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JD: Oh, Ratajkowski. Yeah.

WMD: And that’s my first point, is that in this movie, a woman with the most confusingly spelled name of all time—I’ve never probably said it out loud until this moment—everyone in this movie knows how to pronounce her last name perfectly. That’s another piece of reality that’s not at all real.

There’s this whole storyline about her, and about how she’s actually the cause of the big trouble in the act two turn and all this stuff, and Haley Joel Osment loves her—and by love I mean wants to put his dick in, which I think is Entourage’s definition of love, and so does Vince. They both “love” her, and then they never resolve her. There’s nothing about her at the end. She doesn’t get to be present in that storyline.

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JD: They get rid of her. That’s another surreal thing about the movie—they just get rid of her. She’s not an obstacle anymore. And she’s the “Blurred Lines” girl, right? She’s a time bomb. She’s just waiting to get found out as a no-talent person. She’s also beautiful, but they don’t make her look that great. I don’t know. There’s something about that whole thing that was like, “Kate Upton said no. Who can we get?” “Oh, the “Blurred Lines” girl will do it. We might be able to trick her.” “We couldn’t trick Kate Upton, we’ll trick the “Blurred Lines” girl. She’s dumb enough to do it.”

WMD: New York magazine did a whole breakdown of the timeline of the Entourage movie because Sloan was maybe pregnant at the end of the series, she wasn’t pregnant in the beginning of the movie, and then she’s pregnant when the film is done, that, in this timeline she has to have been pregnant for at least a year. But we all know how long it takes to get a movie made, so this is more like a two-year pregnancy for Sloan. But also this is 2011, so no one knows who Emily Ratajkowski is yet. Ronda Rousey isn’t really a big thing yet. They did a really great breakdown of what you’ve been getting at the whole time, that this is a weird art project and that it also takes place in no time. There’s no space, no time, no reality to any of it.

JD: Yeah there’s no consistent reality within the world. The reality is dictated by who’s the most famous right now. The whole movie was dictated by these cameos, and that’s what makes it so fascinating. Like, who can we get together on this shooting day?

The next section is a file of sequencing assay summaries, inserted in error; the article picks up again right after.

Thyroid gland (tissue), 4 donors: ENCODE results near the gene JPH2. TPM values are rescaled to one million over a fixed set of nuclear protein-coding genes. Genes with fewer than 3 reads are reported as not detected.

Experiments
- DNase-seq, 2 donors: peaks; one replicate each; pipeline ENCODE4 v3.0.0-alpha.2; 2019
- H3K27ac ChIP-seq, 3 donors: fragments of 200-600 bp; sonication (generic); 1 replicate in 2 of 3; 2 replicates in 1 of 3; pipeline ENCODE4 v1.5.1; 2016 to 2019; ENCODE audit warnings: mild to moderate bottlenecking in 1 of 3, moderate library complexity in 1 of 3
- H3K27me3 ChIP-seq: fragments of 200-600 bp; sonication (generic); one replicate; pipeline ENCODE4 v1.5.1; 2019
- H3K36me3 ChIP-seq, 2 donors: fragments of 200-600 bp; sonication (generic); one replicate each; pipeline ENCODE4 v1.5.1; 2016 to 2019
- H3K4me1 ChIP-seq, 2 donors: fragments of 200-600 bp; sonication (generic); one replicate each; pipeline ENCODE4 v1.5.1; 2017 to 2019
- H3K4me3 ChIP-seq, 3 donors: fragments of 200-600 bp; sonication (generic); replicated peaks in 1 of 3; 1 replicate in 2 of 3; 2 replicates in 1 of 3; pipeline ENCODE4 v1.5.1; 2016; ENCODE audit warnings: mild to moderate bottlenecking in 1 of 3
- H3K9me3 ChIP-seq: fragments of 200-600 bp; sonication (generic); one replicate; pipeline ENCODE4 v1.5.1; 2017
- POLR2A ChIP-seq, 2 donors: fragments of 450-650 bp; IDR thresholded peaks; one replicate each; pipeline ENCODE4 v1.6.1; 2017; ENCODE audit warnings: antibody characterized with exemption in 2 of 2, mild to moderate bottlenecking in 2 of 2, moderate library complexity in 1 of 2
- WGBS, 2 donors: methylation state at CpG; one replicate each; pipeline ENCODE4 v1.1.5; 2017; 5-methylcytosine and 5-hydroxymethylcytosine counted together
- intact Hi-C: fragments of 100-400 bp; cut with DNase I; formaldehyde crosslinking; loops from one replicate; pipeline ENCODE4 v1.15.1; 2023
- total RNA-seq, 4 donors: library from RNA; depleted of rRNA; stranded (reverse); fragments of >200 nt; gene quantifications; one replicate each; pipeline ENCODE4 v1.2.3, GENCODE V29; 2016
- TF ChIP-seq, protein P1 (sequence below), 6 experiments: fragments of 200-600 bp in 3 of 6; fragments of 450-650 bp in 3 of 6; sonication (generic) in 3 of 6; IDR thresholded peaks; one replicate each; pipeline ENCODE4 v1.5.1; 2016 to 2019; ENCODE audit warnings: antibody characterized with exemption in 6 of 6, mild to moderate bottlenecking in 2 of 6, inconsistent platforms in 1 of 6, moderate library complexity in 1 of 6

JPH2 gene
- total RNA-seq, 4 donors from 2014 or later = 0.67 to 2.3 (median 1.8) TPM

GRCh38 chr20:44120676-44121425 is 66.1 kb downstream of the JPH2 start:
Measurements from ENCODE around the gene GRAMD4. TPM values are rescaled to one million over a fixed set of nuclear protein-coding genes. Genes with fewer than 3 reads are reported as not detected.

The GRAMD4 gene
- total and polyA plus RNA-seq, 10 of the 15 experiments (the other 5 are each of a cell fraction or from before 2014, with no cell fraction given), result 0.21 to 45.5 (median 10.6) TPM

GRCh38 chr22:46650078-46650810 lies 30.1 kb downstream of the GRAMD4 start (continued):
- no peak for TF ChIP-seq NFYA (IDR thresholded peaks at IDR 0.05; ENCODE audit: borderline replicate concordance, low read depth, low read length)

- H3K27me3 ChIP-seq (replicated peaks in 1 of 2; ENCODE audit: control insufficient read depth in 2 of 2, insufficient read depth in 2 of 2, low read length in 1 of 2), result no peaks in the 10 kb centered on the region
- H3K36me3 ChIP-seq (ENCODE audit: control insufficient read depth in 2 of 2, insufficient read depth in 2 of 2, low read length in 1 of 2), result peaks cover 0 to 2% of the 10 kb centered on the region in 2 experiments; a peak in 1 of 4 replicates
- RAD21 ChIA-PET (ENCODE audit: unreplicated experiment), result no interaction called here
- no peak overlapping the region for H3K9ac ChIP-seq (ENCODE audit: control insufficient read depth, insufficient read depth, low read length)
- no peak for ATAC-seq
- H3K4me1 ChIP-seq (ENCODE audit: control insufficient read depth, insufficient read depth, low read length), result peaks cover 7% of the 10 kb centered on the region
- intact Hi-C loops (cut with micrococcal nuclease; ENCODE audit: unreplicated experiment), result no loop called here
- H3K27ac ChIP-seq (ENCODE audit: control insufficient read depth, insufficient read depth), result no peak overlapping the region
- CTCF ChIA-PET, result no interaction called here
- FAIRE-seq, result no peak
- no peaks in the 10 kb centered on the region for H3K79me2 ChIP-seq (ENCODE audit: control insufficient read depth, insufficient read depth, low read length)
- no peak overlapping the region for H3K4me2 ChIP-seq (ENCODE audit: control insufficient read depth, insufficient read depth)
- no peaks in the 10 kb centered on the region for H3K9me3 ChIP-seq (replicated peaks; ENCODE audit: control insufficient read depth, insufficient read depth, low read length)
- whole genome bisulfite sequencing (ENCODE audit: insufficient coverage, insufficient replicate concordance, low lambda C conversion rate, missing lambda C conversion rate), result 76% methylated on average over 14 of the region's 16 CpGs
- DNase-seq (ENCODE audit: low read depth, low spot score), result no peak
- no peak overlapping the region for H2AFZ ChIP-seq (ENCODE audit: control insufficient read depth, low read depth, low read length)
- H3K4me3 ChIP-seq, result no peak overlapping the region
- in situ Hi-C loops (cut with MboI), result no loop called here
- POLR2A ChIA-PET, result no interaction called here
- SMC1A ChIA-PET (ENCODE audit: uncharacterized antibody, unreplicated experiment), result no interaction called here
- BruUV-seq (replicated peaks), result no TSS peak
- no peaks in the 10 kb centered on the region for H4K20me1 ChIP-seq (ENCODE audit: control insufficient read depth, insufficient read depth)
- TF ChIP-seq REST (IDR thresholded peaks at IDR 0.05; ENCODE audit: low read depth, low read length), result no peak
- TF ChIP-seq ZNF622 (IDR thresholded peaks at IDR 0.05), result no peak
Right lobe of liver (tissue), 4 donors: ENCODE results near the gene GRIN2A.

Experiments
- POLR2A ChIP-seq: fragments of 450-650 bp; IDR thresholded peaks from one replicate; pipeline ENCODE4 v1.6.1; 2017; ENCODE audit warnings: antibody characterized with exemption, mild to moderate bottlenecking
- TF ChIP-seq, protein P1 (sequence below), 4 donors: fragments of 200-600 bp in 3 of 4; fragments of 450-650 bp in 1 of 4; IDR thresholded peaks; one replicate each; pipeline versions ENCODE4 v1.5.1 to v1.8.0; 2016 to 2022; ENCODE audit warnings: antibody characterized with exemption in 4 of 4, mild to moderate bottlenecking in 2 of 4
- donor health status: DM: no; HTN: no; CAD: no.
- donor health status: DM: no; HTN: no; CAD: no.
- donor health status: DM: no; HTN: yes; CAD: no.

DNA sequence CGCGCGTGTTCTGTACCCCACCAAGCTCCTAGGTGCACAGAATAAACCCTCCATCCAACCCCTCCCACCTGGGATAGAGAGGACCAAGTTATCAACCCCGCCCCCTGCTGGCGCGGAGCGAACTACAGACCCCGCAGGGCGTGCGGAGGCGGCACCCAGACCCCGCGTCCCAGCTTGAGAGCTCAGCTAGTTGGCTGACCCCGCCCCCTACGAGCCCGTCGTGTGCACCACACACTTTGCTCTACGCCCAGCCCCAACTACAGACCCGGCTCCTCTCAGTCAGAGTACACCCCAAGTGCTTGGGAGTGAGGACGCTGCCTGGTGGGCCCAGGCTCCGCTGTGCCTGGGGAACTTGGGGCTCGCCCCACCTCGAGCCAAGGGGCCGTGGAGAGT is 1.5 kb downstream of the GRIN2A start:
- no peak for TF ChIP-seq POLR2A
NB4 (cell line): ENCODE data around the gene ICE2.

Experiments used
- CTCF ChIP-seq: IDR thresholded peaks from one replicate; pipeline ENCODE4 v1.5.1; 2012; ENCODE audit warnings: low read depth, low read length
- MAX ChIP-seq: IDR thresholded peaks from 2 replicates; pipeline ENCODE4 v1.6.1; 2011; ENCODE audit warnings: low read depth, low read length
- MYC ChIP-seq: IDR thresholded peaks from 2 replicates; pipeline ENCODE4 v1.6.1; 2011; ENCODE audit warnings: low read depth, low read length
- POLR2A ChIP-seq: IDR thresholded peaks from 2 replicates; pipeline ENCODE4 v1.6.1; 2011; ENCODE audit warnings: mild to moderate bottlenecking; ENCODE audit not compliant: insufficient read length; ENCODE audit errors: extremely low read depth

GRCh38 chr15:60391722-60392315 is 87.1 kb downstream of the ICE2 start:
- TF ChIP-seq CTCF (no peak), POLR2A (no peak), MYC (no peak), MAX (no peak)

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WMD: If it’s 2011, Pharrell hadn’t worn that hat yet… Now I’m taking all of this from New York magazine. This is not me observing anything. This is me being mildly freaked out by the entire movie. Freaked out and threatened by the entire movie.

JD: It’s like that movie has a dick and it puts it in everyone’s face that watches it. You just feel gross. I can’t imagine what it’s like for a woman. For guys it’s a different thing.

WMD: Well, I went into it thinking I’d be sort of mildly entertained, and there would be a few things that were annoying or whatever, but I was blown away by how misogynist it was. I was blown away by the number of times a girl is referred to basically as a piece of pussy.

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I’m a fan of Bad Santa and other things that have no morality in them, but they have no morality on purpose. That’s the point. They’re pointing out the lack of morality in a funny way, in their character. I’m a fan of that shit. The problem with Entourage is that in the end he—or whoever is creating this, let’s say it’s Doug Ellin or let’s say it’s the combined psyche of several people—they honestly think that they’re good guys doing the right thing. Like at the end where it’s like, “This baby is born, nothing else matters, now we all love babies,” whereas before babies were presented as the ultimate nightmare scenario, even though they’re trying to fuck, which is what creates babies all the time. There’s just wheels within wheels of this psyche behind this movie. And then in the end when they say it’s a girl, I was like, “Oh, that’s so tragic.” Like the idea of a baby girl born into this world—the world of Entourage, not the actual physical world we live in, although that’s debatable, I guess—but a baby girl being born. It’s like, “That poor fucking baby girl, I feel so sorry for her being born into Entourage.”

AVC: You could come away thinking that this baby girl is going to change them, but there’s really no reason to believe they’d ever change. They never have.

WMD: The only consolation is that it’s fake. It’s a movie. That’s the only consolation. But you have to believe that somebody behind this thinks that this is actually a good way to operate in the world, which is crazy.

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JD: They should’ve just had E. murder a girl. They could have had E. kill one of the girls he’s fucking, and he buries her body in the back yard, and then everyone comes up and they’re like, “What happened?” And he’s like, “Aw, I killed this girl, I fucked her and then I killed her and I buried her in the back yard.” And everyone’s like, “What are we doin’ for dinner?”